Commentary

Servants of the servants

Originally Appeared in : 9823-11/8/18

Two weeks ago, in these pages, I “took a walk down memory lane,” recalling the Armistice of Nov. 11, 1918, that “ended” the First World War, at the same time practically guaranteeing a Second World War. A little over two months earlier, my father had been born.

 

Let’s fast forward almost 40 years, to October 1958. On the ninth of that month, Pope Pius XII, a towering figure, died after a fruitful 19-year pontificate. As a precocious news junkie, at the ripe old age of nine, I poured over the newspaper coverage of this great pope’s passing, even though my family was not Catholic, but rather Methodist. I read with great interest the tributes from the Jewish communities around the world to the Catholic Bishop of Rome, who apparently had saved some 400,000 Jews from extermination by the Nazis during the Second World War. It was reported at that time that the chief Rabbi of Rome, Israel Zolli, had not only praised Pope Pius (Eugenio Pacelli) for his compassionate help to the Jewish people during that conflict, but had later converted to Catholicism, taking as his baptismal name “Eugenio Maria.” That fact seems to have been consigned to oblivion by the world’s press for the last several decades: “He is dead to them.”

 

In that same month October 1958, the conclave of cardinals gathered in Rome to elect a successor: Pope Pius made an unexpected choice and elected the 77-year-old Cardinal Angelo Giuseppe Roncalli as Bishop of Rome, Patriarch of the West, and Servant of the Servants of God. The new pope humbly took the unexpected name, John XXIII, because it was the most common name used by popes in the past, was his father’s name and that of the patron saint of the church in which he was baptized.

 

The smiling portly figure of Pope John—I wanted to say “roly-poly,” but feared that such a word might be interpreted as disrespectful towards a pope for whom I have always had the greatest degree of respect and whose canonization I gladly attended some four years ago—seemed to embrace the whole world, which in turn embraced him. (I can fairly be described as “portly” and “roly-poly” myself.)

 

I remember walking home from Oakwood Elementary School on that Oct. 28, 1958 – a walk of all of two blocks – to learn from my Methodist mother that a new pope had been elected and that his name was “Angelo Giuseppe Cardinal Roncalli,” a fantastic Italian name that neither of us understood, but both of us thought sounded wonderful. We watched some of the sketchy coverage on television — black and white in those days – and then retired for the night, or so I thought.

 

Unbeknownst to my sister and me, my parents had called neighbors to sit with us, while we were sleeping, as they rushed to my maternal grandfather’s deathbed. On the night of the very same day that Pope John was elected, my Grandpoppy, Stanley Vance Cook, MS, died at the age of 70, after a brilliant career as a pioneering research chemist. For many years, my sister Diane and I had spent many if not most weekends with our maternal grandparents, who lived near us in Dayton, Ohio. Grandpoppy had taught me to read and had loved us both with a love beyond all telling. Freud would probably have had a field day with my regarding the living Pope John as my surrogate grandfather on earth, once my Grandpoppy had gone to heaven. But so did many others.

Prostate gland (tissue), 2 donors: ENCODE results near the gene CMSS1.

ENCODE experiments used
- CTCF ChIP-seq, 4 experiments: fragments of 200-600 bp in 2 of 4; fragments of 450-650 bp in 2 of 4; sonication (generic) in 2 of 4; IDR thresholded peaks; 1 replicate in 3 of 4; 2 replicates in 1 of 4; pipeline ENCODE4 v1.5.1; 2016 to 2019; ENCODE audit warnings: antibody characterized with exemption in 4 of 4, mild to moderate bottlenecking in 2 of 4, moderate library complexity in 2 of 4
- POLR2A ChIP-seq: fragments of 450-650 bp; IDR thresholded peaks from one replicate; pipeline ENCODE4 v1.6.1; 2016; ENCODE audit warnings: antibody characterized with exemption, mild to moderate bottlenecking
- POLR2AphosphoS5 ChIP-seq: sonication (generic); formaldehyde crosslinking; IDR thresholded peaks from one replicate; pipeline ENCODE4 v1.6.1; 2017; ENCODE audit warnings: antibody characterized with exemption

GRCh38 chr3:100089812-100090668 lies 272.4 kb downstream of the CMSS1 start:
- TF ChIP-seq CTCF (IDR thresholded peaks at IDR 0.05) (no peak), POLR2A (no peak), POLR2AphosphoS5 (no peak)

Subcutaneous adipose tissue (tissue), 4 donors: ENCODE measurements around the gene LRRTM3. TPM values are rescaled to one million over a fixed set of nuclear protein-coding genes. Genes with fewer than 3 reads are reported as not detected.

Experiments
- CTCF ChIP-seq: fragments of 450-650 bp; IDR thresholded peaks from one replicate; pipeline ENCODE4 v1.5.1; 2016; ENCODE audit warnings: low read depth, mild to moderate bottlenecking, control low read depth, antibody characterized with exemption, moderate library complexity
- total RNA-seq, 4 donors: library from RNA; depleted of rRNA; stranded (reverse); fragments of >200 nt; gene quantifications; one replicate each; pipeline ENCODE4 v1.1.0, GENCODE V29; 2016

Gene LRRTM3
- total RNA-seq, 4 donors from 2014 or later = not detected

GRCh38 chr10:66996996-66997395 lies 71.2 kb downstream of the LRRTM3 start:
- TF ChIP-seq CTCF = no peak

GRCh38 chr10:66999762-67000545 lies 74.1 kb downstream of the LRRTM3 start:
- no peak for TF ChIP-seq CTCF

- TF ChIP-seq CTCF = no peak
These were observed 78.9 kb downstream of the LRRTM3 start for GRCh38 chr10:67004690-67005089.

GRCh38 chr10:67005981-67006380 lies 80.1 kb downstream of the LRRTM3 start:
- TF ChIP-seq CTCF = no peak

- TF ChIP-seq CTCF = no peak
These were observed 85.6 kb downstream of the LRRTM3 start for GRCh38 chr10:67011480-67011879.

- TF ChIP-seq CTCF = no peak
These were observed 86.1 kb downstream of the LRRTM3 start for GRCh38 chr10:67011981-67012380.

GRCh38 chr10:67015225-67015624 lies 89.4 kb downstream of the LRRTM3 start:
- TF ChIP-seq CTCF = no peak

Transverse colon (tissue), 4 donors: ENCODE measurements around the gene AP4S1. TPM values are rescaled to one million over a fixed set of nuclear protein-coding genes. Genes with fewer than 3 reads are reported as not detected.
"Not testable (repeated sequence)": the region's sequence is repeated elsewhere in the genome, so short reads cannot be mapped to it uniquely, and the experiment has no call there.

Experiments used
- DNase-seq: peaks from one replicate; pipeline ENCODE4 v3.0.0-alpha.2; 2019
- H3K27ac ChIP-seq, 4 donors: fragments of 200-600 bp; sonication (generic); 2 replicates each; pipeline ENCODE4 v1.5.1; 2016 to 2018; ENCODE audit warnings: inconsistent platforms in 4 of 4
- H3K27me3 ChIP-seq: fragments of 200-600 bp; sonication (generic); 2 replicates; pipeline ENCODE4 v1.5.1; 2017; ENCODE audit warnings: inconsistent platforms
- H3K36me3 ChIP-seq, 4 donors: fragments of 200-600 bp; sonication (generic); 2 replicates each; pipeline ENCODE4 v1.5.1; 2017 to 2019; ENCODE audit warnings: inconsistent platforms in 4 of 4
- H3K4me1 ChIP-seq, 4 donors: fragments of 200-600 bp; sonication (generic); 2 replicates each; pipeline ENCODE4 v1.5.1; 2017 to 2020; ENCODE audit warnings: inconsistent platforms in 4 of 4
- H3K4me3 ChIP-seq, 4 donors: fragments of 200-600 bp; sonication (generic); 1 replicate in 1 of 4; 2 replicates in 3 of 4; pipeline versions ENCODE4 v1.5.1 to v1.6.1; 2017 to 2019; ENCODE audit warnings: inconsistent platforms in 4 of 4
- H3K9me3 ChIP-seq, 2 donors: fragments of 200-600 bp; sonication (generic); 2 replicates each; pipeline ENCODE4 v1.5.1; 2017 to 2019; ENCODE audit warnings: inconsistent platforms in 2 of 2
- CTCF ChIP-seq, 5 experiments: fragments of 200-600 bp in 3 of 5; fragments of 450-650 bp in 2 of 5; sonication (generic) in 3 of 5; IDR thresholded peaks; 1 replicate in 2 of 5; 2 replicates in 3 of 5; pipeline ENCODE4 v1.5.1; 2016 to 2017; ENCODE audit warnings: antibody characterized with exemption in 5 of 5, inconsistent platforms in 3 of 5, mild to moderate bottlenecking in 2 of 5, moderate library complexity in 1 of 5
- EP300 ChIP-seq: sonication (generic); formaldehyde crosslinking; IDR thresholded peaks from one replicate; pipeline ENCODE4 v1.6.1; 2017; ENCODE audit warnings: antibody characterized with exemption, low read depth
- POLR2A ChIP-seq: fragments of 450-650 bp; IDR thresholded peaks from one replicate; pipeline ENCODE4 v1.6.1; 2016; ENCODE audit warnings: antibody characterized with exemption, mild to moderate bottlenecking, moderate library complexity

I remember watching with fascination as film of Pope John’s splendid coronation Mass was shown on television from film flown overnight from Rome the day after it happened on Nov. 4, 1958, 60 years ago. Five years later, on June 3, 1963, the world mourned Good Pope John, whose pontificate of less than five years was one of the most significant in history. He convoked the Second Vatican Ecumenical Council, which undertook a vast aggiornamento—“todaying”—of the way in which the Catholic Church expresses the unchangeable faith that comes to us from the apostles. The Council, following the Pope’s lead, placed the Catholic Church at the very center of the ecumenical movement for Christian unity, its rightful place. Pope Saint John XXIII began the process of reforming the Code of Canon Law and attracted “people of good will” to the Mother Church. I watched on television (this time transmitted in real time by satellite) as his successor, Giovanni Battista Montini, was crowned Pope Paul VI during an impressive outdoor Mass in St. Peter's Square, and followed closely the unfolding of the Council under his watch. I have recently recounted in these pages how Saint Paul VI became “my pope” over the 15 years of his pontificate. The Church was richly blessed in these two sainted popes.

 

Between October 1958 (60 years ago) and June 1963 (55 years ago), the Catholic Church underwent a major metamorphosis, which I actually observed from a distance. I could not have imagined at that time that in 2018 I would have been a Catholic for 50 of those years and a priest for 42 of them. God works in mysterious ways…

 

Father Douglas K. Clark STL is pastor of Saint Matthew Church, Statesboro. 

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